Volume 1 Issue 1Introduction
Walt Kelly’s Pogo and the Politics of De/Re-racialization in Midcentury Comics
A Contract with God, The First Kingdom, and the ‘Graphic Novel’: The Will Eisner / Jack Katz Letters
Andrew J. Kunka
The Political is Personal: Dual Domesticity in Dykes to Watch Out For
Roundtable: Comics and Methodology
Blair Davis, Bart Beaty, Scott Bukatman, Henry Jenkins, Benjamin Woo
From the Archives
Before the Underground: Jay Lynch, Art Spiegelman, Skip Williamson and the Fanzine Culture of the Early 1960s
From the Field
Comics Professionals on Comics Studies
The New Mutants: Superheroes and the Radical Imagination of American Comics. By Ramzi Fawaz.
Reviewed by Marc Singer
Michael Tisserand, Krazy: George Herriman, A Life in Black and White. Reviewed by Christopher Jeansonne
Volume 1 Issue 2Gilded Age Cartoons: Artistic Antecedents and Descendants
After you, my dear fake Frenchmen: Frederick Burr Opper’s Alphonse and Gaston—and Leon!
“The Man Called Lucas”: Luke Cage, Mass Incarceration, and the Stigma of Black Criminality
Tracy L. Bealer
“No time to rest, vent or mourn”: Medical Intern Narratives and Graphic Medicine
Sathyaraj Venkatesan & Anu Mary Peter
Teaching Hypercomics: Comics as Information Organization in Digital Pegagogy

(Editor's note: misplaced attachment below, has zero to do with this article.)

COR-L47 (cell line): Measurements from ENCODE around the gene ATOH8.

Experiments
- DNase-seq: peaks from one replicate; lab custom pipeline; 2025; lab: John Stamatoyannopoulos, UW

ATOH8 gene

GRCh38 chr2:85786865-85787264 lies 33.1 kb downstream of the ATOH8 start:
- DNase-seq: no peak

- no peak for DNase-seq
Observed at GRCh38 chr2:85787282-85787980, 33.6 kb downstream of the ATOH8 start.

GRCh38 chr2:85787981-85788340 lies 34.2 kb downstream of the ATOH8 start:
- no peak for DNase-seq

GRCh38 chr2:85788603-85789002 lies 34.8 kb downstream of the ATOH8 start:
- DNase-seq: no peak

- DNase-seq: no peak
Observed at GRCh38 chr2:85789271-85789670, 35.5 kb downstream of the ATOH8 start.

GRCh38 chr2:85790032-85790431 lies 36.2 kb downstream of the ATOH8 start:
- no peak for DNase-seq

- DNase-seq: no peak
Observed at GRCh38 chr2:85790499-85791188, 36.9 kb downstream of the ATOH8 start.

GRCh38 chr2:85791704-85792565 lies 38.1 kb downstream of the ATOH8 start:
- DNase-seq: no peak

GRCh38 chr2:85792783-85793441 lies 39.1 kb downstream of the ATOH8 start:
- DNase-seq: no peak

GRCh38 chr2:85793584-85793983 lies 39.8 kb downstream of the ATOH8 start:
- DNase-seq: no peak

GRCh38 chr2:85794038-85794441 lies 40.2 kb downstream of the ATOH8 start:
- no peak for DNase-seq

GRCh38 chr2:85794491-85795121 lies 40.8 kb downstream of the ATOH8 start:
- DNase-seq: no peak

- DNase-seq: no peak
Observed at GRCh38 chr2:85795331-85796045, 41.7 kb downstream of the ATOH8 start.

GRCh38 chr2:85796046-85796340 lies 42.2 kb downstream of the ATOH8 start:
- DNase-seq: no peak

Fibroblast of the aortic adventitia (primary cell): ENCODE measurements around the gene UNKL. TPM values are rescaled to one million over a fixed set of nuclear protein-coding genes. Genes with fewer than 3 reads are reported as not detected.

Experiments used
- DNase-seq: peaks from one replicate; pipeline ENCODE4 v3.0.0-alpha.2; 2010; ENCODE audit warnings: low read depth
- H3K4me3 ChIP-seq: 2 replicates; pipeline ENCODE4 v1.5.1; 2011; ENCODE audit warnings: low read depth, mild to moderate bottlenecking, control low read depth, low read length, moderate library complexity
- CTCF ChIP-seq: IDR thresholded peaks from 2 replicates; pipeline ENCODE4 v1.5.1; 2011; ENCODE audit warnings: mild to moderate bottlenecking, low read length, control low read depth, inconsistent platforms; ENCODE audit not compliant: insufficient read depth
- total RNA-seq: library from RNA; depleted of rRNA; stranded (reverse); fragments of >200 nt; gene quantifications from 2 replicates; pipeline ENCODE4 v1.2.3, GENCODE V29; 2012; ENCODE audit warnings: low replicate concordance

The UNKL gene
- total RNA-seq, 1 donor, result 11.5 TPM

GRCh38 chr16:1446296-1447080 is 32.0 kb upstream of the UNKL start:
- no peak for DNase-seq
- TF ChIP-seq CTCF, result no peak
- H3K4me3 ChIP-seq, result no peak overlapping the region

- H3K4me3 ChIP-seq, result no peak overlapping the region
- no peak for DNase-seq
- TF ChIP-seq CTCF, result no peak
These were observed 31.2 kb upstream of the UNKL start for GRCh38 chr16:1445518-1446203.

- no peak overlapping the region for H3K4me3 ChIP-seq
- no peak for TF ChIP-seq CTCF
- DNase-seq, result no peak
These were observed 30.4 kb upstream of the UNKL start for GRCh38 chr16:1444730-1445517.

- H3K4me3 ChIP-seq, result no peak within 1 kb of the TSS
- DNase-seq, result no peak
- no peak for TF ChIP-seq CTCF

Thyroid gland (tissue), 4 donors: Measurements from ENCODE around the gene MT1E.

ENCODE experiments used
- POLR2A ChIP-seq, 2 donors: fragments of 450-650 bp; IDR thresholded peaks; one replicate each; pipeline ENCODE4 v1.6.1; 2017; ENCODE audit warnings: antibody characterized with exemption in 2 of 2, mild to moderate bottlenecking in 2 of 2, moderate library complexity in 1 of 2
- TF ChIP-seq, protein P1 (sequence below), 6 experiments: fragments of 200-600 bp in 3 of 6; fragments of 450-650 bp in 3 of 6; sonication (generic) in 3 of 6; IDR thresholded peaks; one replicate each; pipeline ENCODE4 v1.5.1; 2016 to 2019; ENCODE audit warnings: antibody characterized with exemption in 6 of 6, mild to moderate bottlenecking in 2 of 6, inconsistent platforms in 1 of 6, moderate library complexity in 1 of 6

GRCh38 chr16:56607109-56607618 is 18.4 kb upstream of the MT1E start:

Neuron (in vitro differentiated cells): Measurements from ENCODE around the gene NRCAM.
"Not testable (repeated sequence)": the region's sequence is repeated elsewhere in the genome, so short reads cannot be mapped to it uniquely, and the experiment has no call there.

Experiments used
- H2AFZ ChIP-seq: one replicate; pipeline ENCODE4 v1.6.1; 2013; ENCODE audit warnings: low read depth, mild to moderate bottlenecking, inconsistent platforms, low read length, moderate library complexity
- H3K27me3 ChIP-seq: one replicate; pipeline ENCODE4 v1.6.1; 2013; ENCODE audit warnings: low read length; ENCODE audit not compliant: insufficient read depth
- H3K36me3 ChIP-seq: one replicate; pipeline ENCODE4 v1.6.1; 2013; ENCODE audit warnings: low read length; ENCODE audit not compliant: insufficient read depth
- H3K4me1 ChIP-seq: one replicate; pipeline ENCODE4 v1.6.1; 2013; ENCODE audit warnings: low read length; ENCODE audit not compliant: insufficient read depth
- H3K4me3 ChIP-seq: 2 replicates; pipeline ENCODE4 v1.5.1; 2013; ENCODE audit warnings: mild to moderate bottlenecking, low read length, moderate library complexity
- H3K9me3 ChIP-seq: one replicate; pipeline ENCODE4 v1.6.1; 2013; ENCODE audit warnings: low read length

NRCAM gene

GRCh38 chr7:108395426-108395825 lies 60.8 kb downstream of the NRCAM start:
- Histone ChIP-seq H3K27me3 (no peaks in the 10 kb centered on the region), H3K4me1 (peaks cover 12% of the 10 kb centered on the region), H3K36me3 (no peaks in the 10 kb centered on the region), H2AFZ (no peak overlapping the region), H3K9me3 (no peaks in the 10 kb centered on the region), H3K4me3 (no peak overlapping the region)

The Greatest Comic Book of All Time: Symbolic Capital and the Field of American Comic Books. By Bart Beaty and Benjamin Woo.
Reviewed by Ben Saunders
Arresting Development: Comics at the Boundaries of Literature. By Christopher Pizzino.
Reviewed by Louie Dean Valencia-García
Disaster Drawn: Visual Witness, Comics, and Documentary Form. By Hillary L. Chute.
Reviewed by Robyn Warhol.
Volume 1 Issue 3Overwhelmed by a Cloak of Darkness: Steve Ditko’s Dark Karma and Cosmic inner space
“Good Times are Ahead. Or Behind. Because They Sure Aren’t Here”: Garfield and Negative Space
Michelle Ann Abate
Cut-Up and Redrawn: Reading Charles Burns’s Swipe Files
Nobody’s Home: Neil Gaiman’s The Graveyard Book and Its Visual Adaptations
Asexuality and Its Discontents: Making the ‘Invisible Orientation’ Visible in Comics
Nicholas E. Miller
From the Archives
The Edwina Dumm Collection
What Happens When Nothing Happens: Boredom and Everyday Life in Contemporary Comics. By Greice Schneider.
Reviewed by Margaret C. Flinn
“How Come Boys Get to Keep Their Noses?”: Women and Jewish American Identity in Contemporary Graphic Memoirs. By Tahneer Oksman.
Reviewed by Margaret Galvan
Reading Lessons in Seeing: Mirrors, Masks, and Mazes in the Autobiographical Graphic Novel. By Michael A. Chaney.
Reviewed by Brian Cremins
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